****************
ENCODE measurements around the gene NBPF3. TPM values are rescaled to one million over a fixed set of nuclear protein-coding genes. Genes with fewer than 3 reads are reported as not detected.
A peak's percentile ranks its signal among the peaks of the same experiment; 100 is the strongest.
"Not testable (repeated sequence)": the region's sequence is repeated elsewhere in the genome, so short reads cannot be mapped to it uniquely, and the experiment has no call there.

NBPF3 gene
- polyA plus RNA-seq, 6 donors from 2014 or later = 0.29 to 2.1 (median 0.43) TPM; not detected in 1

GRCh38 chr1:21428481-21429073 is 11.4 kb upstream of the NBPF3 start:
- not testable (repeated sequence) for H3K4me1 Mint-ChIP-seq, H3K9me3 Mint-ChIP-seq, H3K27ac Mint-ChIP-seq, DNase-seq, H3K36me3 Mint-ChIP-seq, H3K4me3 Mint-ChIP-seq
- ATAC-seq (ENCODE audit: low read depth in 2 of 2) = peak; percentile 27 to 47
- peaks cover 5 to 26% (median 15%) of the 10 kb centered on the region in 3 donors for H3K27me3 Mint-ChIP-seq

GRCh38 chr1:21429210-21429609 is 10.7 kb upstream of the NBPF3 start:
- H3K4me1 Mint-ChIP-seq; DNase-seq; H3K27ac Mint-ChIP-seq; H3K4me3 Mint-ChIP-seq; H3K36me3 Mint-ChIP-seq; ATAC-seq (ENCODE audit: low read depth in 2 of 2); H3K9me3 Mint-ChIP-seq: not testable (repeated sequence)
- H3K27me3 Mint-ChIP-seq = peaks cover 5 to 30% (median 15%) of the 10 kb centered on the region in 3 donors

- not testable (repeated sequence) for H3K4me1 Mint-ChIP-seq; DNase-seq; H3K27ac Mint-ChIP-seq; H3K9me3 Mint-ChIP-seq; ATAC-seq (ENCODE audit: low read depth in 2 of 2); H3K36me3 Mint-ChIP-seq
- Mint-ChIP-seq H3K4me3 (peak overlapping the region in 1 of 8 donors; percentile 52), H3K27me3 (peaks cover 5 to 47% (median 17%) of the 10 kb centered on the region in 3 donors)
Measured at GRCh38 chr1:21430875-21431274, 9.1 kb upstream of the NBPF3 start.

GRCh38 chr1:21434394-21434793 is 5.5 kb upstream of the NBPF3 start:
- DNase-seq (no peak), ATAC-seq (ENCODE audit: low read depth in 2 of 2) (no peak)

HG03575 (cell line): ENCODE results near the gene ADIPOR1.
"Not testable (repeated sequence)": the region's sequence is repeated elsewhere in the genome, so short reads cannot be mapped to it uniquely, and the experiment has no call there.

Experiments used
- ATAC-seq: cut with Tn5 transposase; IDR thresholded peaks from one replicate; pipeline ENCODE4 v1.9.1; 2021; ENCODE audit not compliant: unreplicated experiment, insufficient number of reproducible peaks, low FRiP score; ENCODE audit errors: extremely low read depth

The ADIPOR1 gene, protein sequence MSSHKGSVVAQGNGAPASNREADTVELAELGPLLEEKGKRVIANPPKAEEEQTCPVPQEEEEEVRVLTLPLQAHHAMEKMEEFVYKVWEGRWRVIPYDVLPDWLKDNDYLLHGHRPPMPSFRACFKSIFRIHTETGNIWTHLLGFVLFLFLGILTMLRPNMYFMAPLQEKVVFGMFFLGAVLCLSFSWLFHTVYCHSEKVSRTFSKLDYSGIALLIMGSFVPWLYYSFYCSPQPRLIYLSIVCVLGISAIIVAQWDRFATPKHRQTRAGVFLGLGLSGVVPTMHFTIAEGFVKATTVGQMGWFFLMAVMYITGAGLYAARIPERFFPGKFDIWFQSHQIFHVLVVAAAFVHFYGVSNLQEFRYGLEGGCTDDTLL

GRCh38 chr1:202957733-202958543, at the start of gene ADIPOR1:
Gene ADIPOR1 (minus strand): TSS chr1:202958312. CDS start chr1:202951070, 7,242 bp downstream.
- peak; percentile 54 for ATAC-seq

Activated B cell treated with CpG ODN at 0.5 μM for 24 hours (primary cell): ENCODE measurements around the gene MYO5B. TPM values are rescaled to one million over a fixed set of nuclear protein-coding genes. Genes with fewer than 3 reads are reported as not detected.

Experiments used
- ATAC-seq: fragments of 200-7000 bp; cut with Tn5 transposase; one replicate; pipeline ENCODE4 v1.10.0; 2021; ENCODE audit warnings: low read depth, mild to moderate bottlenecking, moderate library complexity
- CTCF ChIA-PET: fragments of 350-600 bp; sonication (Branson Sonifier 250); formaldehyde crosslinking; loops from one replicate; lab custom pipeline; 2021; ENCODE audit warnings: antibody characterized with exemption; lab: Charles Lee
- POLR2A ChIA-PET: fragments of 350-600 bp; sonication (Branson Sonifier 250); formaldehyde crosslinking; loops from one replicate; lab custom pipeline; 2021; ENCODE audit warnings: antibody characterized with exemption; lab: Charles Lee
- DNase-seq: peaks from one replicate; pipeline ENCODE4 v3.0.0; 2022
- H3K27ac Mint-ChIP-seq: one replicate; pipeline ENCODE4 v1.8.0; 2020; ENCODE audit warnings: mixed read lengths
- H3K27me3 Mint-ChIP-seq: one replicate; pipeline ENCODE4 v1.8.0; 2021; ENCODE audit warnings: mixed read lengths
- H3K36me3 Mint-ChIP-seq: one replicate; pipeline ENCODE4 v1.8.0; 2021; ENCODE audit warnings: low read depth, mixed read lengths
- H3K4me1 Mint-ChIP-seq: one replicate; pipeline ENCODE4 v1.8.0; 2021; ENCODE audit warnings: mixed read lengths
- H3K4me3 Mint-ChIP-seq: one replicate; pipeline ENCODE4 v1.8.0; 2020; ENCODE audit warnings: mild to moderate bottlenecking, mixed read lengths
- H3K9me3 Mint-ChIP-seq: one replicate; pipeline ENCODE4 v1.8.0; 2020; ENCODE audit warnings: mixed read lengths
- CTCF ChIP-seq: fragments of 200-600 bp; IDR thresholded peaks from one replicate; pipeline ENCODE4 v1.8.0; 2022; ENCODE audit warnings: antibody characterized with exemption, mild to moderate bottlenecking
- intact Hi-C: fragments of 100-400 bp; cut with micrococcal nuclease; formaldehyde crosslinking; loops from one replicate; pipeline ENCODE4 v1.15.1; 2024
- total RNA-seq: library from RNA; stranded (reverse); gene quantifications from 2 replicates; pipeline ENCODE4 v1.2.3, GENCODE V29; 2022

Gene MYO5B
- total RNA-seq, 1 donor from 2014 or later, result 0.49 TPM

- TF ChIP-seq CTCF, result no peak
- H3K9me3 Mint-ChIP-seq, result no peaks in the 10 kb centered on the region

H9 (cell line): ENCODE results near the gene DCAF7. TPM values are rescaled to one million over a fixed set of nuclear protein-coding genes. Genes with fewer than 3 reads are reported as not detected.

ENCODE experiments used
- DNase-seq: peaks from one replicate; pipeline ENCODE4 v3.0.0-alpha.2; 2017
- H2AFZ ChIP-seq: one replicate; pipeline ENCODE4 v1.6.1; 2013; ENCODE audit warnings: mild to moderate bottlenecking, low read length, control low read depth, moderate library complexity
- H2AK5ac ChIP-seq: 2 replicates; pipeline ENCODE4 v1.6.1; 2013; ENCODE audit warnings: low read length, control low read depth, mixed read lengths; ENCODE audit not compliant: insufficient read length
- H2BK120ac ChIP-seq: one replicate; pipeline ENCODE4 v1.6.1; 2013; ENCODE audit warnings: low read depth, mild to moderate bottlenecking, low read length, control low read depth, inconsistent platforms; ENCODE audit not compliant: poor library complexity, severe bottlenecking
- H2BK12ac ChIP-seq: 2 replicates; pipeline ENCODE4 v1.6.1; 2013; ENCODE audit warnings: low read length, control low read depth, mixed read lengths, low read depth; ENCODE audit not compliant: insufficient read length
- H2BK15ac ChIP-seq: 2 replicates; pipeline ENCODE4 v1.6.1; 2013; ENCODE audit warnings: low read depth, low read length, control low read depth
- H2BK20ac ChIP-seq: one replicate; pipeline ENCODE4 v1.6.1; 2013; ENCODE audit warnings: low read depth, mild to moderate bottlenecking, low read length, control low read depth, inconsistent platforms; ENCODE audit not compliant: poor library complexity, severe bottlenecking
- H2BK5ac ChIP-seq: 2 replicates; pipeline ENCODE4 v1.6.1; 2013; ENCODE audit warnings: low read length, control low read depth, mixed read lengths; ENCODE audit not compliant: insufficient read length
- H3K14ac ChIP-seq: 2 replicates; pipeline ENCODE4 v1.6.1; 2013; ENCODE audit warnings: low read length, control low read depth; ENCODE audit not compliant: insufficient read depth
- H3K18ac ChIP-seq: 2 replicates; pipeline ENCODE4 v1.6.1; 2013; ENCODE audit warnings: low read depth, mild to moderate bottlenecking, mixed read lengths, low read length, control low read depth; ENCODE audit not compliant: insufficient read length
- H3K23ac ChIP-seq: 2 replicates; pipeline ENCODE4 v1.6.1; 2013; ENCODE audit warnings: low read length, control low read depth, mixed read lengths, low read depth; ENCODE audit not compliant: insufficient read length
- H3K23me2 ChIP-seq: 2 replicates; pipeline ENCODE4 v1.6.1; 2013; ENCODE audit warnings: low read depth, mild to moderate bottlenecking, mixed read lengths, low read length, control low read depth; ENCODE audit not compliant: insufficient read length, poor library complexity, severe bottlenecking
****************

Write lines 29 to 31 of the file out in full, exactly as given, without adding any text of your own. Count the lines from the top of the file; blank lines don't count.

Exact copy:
- CTCF ChIA-PET: fragments of 350-600 bp; sonication (Branson Sonifier 250); formaldehyde crosslinking; loops from one replicate; lab custom pipeline; 2021; ENCODE audit warnings: antibody characterized with exemption; lab: Charles Lee
- POLR2A ChIA-PET: fragments of 350-600 bp; sonication (Branson Sonifier 250); formaldehyde crosslinking; loops from one replicate; lab custom pipeline; 2021; ENCODE audit warnings: antibody characterized with exemption; lab: Charles Lee
- DNase-seq: peaks from one replicate; pipeline ENCODE4 v3.0.0; 2022